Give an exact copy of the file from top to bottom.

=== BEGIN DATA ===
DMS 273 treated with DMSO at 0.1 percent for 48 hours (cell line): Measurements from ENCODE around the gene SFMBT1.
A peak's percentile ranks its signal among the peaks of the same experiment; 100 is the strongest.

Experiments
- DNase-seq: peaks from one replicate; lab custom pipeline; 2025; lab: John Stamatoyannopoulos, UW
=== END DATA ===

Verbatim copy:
DMS 273 treated with DMSO at 0.1 percent for 48 hours (cell line): Measurements from ENCODE around the gene SFMBT1.
A peak's percentile ranks its signal among the peaks of the same experiment; 100 is the strongest.

Experiments
- DNase-seq: peaks from one replicate; lab custom pipeline; 2025; lab: John Stamatoyannopoulos, UW